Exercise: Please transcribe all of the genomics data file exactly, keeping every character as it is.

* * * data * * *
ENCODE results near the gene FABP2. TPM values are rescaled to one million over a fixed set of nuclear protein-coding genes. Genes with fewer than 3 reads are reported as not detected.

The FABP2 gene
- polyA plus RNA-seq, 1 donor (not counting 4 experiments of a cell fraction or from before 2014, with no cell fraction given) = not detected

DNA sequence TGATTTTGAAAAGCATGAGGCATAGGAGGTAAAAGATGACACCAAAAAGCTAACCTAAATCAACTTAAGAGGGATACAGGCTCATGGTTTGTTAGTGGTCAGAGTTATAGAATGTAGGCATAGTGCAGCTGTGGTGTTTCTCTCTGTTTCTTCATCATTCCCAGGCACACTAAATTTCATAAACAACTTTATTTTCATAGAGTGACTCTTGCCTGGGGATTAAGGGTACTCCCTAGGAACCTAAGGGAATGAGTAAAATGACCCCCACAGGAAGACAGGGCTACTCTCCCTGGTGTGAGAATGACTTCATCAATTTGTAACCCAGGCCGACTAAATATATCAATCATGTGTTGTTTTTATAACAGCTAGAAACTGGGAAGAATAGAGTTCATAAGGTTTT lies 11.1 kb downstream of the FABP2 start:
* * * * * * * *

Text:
ENCODE results near the gene FABP2. TPM values are rescaled to one million over a fixed set of nuclear protein-coding genes. Genes with fewer than 3 reads are reported as not detected.

The FABP2 gene
- polyA plus RNA-seq, 1 donor (not counting 4 experiments of a cell fraction or from before 2014, with no cell fraction given) = not detected

DNA sequence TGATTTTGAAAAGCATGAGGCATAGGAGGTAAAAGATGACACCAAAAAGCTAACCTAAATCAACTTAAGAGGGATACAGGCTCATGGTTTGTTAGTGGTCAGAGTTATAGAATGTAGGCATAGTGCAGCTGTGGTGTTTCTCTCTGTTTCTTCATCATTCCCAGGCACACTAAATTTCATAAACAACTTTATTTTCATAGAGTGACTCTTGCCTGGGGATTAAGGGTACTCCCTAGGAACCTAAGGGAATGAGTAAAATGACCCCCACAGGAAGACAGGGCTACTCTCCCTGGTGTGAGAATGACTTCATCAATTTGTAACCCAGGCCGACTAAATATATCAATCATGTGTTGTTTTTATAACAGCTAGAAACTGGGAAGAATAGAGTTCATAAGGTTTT lies 11.1 kb downstream of the FABP2 start: